ATTENTION INSURANCE COMPANIES! It’s time to look closely at those anti-assignment clauses
The New Hampshire Supreme Court (the “Court”) recently issued an opinion that will have insurance companies taking a much closer look at their anti-assignment clauses. In a controversial decision handed down November 15, 2022, the Court addressed the appeal of an order granting Defendant State Farm Mutual Automobile Insurance Company’s (“Defendant”) motion to dismiss an action brought by Plaintiff Keene Auto Body (“Plaintiff”) for failure to cover the full costs of repairs to a vehicle.
The case in controversy began when Caleb Meagher (the “insured”) brought his vehicle into Plaintiff’s auto repair shop to fix the covered damage his vehicle sustained in an accident. (The vehicle was insured by Defendant). Defendant and Plaintiff each provided the insured with an estimate of costs. However, Plaintiff’s estimate was higher and included some repairs that Defendant’s estimate did not. Without obtaining approval from Defendant, the insured instructed Plaintiff to perform the repairs in accordance with its estimate. When Defendant refused to pay the extra costs, the insured assigned his rights under the insurance policy to Plaintiff, and Plaintiff sued Defendant to obtain the balance.
The Defendants argued that the anti-assignment clause contained in the insurance policy prevented the insured from assigning his rights under the policy to Plaintiff. In addressing this argument the Court began by interpreting the clause, which read: No assignment of benefits or other transfer of rights is binding upon us unless approved by us. Defendant argued that the term “benefits” not only applies to pre-loss attributes enjoyed by the insured but also to post-loss rights and claims as well. Additionally, Defendant noted the policy’s broad prohibition on “transfer of rights” included no qualifying language, meaning it should be read to include any and all possible legal rights afforded to an insured. The Court agreed with these points, finding Defendant’s reading of the clause reasonable.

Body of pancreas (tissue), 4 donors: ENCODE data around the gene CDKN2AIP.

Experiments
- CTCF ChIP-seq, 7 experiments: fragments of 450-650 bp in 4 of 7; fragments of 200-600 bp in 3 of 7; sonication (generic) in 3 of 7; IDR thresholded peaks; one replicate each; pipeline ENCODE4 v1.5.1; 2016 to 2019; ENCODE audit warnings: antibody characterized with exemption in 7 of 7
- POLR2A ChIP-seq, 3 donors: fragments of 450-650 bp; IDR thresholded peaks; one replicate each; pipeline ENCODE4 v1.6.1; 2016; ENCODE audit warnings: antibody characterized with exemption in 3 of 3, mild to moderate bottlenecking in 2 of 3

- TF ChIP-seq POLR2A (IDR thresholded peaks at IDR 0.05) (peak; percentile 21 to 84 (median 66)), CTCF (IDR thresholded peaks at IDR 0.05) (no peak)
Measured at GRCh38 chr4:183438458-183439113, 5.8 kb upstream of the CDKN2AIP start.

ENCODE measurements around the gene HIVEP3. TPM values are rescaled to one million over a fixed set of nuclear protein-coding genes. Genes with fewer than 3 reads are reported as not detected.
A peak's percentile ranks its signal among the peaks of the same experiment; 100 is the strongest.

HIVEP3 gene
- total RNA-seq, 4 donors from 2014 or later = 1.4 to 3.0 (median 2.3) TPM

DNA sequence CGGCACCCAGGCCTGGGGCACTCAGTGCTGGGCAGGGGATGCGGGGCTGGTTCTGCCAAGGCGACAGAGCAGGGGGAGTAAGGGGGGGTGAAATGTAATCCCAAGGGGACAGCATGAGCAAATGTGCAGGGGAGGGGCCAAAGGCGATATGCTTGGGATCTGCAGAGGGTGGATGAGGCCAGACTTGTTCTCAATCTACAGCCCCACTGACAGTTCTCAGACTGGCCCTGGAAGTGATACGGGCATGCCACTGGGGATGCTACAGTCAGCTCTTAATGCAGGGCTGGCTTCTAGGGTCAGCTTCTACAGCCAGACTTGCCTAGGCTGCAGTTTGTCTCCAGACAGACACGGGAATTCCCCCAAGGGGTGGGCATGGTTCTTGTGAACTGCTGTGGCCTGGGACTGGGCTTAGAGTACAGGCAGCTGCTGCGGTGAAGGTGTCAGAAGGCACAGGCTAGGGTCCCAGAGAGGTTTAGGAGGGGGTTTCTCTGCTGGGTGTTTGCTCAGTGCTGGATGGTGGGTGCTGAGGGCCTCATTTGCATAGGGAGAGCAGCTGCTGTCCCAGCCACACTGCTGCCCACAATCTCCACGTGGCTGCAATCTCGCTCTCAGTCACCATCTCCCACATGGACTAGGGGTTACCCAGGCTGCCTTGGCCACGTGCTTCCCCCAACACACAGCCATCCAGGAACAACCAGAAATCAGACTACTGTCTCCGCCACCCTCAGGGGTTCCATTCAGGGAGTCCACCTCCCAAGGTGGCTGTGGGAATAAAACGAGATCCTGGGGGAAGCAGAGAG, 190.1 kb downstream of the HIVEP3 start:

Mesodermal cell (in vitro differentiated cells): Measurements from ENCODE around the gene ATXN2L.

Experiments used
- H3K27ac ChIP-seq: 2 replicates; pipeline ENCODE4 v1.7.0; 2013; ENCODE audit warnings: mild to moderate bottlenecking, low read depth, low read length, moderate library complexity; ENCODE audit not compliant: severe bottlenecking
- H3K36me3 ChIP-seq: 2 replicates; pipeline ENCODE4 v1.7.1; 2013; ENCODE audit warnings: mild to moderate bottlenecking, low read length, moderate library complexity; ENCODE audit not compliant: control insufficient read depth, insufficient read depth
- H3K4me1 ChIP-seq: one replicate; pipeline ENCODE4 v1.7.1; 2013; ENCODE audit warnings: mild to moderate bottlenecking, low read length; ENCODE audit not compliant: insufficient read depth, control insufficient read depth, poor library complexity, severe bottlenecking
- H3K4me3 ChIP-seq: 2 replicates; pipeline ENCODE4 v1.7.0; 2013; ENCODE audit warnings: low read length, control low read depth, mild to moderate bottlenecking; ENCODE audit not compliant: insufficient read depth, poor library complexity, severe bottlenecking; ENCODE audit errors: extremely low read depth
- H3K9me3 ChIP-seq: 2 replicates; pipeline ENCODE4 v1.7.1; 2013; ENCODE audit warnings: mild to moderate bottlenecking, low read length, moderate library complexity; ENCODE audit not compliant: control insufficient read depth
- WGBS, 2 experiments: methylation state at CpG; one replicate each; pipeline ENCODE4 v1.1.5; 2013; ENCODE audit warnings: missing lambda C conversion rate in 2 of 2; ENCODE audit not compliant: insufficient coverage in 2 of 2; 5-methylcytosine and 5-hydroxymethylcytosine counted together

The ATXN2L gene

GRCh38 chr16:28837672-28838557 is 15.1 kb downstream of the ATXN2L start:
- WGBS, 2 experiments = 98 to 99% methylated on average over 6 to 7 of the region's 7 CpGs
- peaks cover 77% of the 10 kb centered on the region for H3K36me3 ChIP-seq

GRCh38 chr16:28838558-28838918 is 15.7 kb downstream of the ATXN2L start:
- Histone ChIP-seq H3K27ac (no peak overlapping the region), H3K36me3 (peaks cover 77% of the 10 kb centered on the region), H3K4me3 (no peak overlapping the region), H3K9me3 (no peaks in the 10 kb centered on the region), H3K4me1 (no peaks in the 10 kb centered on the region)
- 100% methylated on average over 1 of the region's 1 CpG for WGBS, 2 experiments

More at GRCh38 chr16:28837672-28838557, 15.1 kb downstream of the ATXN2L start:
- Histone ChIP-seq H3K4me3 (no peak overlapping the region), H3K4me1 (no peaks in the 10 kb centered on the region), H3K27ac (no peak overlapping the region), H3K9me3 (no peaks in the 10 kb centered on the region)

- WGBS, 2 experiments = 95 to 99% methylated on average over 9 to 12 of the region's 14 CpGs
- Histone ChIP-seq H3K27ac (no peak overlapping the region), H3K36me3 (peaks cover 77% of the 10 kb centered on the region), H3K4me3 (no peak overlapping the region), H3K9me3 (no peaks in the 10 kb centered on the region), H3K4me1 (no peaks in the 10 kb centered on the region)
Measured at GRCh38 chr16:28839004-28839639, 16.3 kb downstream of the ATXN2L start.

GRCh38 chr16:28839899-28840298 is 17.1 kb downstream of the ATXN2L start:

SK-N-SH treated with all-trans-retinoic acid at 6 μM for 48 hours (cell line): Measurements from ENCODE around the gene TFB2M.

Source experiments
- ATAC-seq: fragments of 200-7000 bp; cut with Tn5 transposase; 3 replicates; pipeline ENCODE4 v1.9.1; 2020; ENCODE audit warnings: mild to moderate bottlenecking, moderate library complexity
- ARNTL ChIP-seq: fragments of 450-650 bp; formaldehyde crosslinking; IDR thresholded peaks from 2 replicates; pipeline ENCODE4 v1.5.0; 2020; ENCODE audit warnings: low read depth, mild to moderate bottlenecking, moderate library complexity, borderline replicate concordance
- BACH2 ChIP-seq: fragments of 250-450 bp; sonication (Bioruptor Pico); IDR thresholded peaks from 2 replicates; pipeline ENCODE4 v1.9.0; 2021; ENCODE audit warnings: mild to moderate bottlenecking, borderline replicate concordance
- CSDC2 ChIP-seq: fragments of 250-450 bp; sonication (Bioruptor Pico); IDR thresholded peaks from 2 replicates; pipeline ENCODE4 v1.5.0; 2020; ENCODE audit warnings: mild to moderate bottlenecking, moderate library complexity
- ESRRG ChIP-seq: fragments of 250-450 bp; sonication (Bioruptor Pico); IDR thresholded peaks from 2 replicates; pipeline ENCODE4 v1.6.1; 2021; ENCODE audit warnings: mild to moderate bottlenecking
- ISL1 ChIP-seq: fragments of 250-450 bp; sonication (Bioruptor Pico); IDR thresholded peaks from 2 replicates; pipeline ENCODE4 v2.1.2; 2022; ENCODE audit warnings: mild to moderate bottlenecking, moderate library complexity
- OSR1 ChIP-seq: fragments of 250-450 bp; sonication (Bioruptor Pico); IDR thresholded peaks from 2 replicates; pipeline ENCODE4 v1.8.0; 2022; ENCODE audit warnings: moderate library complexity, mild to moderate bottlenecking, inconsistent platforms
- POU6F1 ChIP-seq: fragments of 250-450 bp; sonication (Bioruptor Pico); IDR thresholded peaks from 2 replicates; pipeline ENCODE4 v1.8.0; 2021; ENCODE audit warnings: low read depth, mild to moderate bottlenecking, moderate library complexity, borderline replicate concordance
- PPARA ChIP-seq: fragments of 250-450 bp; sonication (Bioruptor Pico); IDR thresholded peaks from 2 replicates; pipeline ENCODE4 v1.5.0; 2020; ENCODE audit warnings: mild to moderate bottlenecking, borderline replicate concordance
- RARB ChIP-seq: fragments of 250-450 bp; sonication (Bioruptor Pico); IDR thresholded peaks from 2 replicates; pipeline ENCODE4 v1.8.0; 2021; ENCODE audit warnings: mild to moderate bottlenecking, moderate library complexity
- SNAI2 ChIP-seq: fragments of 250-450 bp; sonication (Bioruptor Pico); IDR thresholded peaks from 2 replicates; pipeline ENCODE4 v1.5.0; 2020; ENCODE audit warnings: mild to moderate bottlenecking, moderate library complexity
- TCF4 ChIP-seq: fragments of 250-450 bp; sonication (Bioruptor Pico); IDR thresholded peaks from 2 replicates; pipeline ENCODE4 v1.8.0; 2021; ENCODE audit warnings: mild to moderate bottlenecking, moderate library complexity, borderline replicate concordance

However, the Court also found merit in Plaintiff’s interpretation of the policy provision, which summarized that the anti-assignment clause only applied to pre-loss assignments, while post-loss assignments of benefits and rights were acceptable. The Court explained that the purpose of an anti-assignment clause in an insurance policy context is to protect the insurer from increased liability. However, once the loss has already been realized and the insurer’s liability is established, the insurer’s risk cannot be increased by a change in the insured’s identity, and a reasonable insured would interpret the anti-assignment provision as such. The Court found that the parties differing interpretations of the clause demonstrated a reasonable disagreement and therefore must be construed against the insurer, in favor of the insured, and subsequently reversed and remanded for proceedings consistent with its opinion.
The Court did note that it would express no opinion as to whether an unambiguous clause prohibiting the assignment of post-loss claims would be enforceable, leaving the insurance industry in a state of flux regarding how to handle anti-assignment clauses going forward. It could be that a more specific and detailed clause could serve to prohibit both pre- and post-loss assignments, however, it could also be that the Court will now hold all post-loss anti-assignment provisions invalid in general. We will just have to wait and see.
You can contact Alfano Law Office at (603) 856-8411 or at this link.